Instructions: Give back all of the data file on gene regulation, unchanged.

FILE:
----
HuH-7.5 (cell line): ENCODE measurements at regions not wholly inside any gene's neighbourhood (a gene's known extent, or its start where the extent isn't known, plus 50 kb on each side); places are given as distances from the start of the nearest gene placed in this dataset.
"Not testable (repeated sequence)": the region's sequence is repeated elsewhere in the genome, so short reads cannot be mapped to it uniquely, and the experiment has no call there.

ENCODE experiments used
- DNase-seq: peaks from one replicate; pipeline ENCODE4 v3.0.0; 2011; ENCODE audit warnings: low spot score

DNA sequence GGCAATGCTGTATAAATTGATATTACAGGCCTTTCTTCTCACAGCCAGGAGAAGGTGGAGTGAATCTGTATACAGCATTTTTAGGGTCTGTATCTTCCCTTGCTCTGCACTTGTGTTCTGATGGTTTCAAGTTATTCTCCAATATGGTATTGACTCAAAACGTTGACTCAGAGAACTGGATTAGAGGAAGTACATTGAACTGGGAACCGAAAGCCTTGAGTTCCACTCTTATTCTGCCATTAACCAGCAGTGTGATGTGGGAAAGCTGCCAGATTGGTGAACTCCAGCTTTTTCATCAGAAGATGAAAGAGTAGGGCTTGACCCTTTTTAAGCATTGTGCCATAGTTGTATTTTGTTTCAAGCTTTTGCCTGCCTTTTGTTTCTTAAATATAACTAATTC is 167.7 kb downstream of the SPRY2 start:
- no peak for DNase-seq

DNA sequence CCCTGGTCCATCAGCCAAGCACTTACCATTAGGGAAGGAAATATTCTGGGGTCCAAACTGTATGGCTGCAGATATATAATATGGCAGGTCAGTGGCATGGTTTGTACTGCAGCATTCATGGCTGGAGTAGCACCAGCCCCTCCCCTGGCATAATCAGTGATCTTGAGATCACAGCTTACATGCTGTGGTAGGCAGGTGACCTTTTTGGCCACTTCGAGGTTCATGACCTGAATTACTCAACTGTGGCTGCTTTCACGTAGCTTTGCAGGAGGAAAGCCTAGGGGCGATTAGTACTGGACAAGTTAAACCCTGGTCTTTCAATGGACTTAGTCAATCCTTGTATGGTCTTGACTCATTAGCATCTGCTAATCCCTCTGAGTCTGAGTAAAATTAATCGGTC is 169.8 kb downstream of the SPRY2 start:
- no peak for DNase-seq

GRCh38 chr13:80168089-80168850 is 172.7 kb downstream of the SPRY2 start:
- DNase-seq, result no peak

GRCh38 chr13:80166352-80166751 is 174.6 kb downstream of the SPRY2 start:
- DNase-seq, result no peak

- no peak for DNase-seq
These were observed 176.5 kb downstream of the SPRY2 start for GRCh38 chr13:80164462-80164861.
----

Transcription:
HuH-7.5 (cell line): ENCODE measurements at regions not wholly inside any gene's neighbourhood (a gene's known extent, or its start where the extent isn't known, plus 50 kb on each side); places are given as distances from the start of the nearest gene placed in this dataset.
"Not testable (repeated sequence)": the region's sequence is repeated elsewhere in the genome, so short reads cannot be mapped to it uniquely, and the experiment has no call there.

ENCODE experiments used
- DNase-seq: peaks from one replicate; pipeline ENCODE4 v3.0.0; 2011; ENCODE audit warnings: low spot score

DNA sequence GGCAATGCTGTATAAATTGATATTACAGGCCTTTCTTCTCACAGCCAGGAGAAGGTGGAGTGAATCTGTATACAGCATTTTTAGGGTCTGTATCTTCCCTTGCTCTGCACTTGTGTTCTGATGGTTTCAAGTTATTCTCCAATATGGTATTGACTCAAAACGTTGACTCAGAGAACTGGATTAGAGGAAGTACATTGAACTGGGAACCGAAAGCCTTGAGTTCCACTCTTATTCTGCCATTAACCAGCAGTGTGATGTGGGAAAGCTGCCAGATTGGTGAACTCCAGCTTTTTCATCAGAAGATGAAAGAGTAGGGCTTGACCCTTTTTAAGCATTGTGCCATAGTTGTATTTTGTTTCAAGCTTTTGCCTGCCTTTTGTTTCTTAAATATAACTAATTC is 167.7 kb downstream of the SPRY2 start:
- no peak for DNase-seq

DNA sequence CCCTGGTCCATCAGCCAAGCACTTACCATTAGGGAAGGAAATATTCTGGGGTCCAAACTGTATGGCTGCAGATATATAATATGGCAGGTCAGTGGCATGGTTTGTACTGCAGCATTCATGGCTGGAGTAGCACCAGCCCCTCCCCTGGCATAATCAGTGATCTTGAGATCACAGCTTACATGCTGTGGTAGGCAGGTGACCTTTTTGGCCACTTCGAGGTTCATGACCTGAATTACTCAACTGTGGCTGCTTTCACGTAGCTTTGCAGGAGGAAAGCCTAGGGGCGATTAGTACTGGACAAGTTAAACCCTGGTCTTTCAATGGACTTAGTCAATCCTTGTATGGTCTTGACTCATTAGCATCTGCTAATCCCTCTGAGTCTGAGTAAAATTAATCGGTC is 169.8 kb downstream of the SPRY2 start:
- no peak for DNase-seq

GRCh38 chr13:80168089-80168850 is 172.7 kb downstream of the SPRY2 start:
- DNase-seq, result no peak

GRCh38 chr13:80166352-80166751 is 174.6 kb downstream of the SPRY2 start:
- DNase-seq, result no peak

- no peak for DNase-seq
These were observed 176.5 kb downstream of the SPRY2 start for GRCh38 chr13:80164462-80164861.